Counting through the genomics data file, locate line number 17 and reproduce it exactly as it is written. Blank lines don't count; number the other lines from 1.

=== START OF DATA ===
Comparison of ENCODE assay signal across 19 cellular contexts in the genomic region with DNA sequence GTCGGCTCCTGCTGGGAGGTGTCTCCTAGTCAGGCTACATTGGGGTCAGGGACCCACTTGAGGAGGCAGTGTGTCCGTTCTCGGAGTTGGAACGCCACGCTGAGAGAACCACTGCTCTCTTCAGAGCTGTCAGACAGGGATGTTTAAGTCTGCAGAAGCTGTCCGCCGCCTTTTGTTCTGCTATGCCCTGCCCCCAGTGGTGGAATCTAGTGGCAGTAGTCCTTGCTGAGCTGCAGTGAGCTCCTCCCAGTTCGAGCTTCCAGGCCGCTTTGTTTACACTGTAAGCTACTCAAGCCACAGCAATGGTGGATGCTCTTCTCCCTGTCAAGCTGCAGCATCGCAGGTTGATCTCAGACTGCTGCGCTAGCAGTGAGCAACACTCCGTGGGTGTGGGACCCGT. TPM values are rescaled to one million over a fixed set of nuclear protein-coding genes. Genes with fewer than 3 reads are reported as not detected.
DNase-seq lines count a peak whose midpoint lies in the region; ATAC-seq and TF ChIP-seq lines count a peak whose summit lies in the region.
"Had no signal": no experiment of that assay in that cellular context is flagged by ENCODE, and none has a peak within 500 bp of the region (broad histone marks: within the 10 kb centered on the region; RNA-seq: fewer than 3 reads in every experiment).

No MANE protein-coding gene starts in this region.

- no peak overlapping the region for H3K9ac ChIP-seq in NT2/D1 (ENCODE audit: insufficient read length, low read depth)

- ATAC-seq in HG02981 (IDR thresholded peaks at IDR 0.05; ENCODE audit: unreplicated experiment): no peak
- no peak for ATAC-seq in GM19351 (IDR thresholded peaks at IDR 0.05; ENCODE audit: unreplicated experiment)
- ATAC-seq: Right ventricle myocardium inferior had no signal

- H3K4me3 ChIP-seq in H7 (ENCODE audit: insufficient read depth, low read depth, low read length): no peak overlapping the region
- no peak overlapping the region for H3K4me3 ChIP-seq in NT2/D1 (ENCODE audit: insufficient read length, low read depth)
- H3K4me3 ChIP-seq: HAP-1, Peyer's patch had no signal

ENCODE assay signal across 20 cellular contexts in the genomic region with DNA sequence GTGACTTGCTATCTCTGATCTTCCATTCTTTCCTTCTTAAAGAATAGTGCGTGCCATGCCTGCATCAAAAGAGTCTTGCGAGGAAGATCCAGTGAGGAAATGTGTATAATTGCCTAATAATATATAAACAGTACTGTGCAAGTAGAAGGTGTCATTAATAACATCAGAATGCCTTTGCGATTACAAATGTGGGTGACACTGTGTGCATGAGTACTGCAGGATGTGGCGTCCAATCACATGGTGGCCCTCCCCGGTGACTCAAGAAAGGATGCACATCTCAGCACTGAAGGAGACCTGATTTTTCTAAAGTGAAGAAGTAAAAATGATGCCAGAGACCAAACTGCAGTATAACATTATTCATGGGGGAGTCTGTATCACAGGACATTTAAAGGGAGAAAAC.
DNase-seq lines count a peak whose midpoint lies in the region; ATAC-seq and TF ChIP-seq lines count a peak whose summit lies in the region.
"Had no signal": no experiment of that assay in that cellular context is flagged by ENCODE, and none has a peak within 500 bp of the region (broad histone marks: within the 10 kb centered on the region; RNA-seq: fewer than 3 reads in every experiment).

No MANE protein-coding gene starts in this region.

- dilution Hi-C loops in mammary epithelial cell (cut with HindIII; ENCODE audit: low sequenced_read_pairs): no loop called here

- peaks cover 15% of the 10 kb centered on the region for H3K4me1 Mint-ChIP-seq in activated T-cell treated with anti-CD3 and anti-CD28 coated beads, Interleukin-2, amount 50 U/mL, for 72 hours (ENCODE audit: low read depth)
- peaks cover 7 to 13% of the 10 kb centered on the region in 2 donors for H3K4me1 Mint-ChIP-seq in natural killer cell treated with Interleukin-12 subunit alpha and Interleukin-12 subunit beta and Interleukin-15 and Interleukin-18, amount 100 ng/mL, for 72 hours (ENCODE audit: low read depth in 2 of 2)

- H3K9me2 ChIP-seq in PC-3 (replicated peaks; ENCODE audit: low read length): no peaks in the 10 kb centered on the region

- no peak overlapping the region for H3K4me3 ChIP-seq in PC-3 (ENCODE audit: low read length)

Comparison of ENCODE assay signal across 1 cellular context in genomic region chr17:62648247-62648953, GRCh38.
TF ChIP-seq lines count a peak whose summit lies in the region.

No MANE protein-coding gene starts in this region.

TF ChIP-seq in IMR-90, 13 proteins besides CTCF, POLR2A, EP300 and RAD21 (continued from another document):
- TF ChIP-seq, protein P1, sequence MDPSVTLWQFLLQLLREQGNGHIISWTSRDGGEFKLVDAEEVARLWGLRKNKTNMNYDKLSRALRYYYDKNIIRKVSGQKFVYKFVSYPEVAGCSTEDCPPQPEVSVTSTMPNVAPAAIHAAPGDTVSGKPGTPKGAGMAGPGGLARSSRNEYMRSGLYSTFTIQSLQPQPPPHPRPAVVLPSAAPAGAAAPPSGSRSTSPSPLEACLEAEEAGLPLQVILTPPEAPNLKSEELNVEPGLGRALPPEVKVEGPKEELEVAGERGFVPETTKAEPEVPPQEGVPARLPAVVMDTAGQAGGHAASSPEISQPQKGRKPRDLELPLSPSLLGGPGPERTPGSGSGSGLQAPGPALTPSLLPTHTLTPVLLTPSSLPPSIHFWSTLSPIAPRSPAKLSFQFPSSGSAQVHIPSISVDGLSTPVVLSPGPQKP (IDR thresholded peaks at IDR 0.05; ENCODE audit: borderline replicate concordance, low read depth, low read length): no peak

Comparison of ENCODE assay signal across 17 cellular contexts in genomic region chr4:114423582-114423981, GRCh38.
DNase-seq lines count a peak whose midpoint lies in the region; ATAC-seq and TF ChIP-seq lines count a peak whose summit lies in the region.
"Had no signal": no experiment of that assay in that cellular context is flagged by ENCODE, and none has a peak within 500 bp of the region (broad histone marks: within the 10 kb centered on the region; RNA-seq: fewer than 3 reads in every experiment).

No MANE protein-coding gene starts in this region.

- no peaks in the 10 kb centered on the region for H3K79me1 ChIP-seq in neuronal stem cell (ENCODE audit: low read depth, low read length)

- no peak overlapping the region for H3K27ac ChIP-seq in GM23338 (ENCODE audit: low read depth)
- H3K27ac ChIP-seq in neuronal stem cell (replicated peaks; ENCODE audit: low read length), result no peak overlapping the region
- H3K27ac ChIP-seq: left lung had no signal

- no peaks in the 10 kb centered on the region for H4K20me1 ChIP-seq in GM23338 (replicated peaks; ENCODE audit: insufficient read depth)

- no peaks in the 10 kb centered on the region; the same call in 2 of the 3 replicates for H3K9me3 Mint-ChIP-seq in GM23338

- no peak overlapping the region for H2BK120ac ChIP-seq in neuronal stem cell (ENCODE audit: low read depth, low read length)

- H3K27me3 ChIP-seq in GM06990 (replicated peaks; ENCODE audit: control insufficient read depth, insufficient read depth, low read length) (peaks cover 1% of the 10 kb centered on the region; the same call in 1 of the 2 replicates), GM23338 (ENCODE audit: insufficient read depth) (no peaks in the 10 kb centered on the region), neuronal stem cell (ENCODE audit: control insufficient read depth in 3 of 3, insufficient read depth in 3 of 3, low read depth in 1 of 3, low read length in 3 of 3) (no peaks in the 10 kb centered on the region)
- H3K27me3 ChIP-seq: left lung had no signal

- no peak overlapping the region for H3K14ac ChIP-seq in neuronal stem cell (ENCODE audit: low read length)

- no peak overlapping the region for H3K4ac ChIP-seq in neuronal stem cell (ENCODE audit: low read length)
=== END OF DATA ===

- peaks cover 15% of the 10 kb centered on the region for H3K4me1 Mint-ChIP-seq in activated T-cell treated with anti-CD3 and anti-CD28 coated beads, Interleukin-2, amount 50 U/mL, for 72 hours (ENCODE audit: low read depth)